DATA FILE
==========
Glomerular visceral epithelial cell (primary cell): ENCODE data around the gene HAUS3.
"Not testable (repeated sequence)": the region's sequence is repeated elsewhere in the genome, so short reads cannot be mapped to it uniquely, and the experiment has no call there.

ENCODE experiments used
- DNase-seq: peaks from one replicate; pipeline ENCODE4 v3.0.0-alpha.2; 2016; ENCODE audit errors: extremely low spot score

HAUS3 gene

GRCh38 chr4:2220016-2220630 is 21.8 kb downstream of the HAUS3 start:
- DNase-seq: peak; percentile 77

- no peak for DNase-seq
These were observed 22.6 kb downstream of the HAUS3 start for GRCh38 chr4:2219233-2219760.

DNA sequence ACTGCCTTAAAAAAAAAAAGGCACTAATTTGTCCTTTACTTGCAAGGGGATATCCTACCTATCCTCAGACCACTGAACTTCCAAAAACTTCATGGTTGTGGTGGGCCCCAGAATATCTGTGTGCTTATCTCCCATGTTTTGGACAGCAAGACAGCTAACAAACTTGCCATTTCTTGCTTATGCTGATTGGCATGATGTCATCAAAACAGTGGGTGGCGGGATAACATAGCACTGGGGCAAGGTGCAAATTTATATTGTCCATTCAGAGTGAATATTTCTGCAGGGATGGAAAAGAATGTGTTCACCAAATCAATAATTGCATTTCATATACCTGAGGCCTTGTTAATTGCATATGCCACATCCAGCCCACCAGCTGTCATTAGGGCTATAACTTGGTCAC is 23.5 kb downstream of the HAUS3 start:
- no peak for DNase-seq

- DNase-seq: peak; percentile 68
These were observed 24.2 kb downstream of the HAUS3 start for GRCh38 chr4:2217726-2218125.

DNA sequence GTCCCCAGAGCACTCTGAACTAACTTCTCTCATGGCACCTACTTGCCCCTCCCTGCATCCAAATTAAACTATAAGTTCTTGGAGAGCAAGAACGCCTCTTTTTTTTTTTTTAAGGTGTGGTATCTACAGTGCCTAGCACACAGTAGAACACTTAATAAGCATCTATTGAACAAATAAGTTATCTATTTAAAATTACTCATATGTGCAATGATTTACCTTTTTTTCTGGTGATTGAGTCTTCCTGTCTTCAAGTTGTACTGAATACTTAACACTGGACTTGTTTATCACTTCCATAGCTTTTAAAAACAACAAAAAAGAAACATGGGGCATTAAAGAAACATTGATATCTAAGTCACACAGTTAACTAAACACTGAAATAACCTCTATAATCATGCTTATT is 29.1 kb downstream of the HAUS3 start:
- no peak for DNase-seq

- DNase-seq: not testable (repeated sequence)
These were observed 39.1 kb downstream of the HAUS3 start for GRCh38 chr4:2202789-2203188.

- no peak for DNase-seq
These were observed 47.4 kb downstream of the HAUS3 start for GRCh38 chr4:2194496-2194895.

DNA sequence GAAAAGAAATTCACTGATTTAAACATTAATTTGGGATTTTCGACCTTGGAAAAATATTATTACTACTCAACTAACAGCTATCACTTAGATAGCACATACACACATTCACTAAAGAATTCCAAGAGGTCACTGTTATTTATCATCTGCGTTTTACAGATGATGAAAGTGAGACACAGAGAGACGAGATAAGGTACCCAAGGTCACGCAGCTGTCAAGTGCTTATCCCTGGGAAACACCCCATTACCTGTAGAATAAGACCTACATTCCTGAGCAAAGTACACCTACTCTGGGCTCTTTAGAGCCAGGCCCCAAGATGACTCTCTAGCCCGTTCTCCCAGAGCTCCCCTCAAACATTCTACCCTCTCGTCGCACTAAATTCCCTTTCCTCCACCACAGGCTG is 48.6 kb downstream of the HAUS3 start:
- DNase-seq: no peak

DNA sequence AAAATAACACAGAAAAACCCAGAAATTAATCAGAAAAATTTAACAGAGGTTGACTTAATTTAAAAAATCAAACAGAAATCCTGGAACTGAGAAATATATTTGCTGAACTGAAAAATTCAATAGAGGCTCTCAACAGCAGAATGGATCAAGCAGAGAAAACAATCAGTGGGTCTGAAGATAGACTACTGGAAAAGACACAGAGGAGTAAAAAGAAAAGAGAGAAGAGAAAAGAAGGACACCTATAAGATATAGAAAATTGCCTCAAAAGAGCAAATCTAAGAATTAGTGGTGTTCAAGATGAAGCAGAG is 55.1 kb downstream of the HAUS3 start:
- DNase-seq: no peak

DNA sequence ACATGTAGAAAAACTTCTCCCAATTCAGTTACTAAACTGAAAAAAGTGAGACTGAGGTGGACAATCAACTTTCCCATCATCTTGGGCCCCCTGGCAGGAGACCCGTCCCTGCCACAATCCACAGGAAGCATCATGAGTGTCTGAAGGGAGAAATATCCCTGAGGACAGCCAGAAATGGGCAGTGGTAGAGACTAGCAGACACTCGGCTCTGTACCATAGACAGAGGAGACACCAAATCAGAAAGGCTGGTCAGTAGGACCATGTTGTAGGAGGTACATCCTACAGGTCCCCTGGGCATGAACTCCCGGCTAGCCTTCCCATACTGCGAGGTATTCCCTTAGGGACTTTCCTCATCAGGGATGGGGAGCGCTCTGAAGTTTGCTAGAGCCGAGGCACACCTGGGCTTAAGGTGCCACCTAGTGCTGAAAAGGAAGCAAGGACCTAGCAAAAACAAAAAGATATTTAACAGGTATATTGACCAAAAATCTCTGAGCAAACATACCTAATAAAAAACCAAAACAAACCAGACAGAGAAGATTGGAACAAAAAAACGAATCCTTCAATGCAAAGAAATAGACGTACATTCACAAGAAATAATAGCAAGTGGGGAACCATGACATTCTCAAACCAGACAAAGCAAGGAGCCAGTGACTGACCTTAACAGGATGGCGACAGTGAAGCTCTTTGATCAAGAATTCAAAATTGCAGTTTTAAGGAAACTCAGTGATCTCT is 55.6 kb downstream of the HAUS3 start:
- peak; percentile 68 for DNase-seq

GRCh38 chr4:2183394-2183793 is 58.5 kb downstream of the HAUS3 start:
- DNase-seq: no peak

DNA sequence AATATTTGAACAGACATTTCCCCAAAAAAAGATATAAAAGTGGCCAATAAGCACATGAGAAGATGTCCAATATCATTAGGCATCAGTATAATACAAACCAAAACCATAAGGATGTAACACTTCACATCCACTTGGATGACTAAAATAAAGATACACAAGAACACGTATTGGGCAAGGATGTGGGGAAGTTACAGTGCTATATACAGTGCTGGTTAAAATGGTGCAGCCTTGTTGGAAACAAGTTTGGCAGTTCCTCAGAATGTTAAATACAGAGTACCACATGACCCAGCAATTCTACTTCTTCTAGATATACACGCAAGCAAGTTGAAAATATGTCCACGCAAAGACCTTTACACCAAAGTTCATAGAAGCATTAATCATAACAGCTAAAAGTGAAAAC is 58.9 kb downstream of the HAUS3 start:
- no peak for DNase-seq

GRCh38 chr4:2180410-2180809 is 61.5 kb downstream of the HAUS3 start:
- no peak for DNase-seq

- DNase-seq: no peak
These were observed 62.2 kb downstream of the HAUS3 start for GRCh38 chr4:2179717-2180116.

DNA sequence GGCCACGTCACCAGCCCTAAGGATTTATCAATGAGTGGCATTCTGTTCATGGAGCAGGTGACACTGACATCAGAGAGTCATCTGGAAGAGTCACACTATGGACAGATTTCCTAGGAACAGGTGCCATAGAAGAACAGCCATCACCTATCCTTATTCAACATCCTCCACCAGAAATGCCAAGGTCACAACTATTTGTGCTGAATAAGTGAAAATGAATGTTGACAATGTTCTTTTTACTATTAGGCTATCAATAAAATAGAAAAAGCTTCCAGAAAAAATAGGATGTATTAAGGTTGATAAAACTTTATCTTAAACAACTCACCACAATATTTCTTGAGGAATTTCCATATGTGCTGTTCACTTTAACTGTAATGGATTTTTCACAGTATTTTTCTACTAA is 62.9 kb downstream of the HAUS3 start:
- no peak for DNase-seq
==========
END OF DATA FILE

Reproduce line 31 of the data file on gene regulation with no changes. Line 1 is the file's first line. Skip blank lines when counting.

- no peak for DNase-seq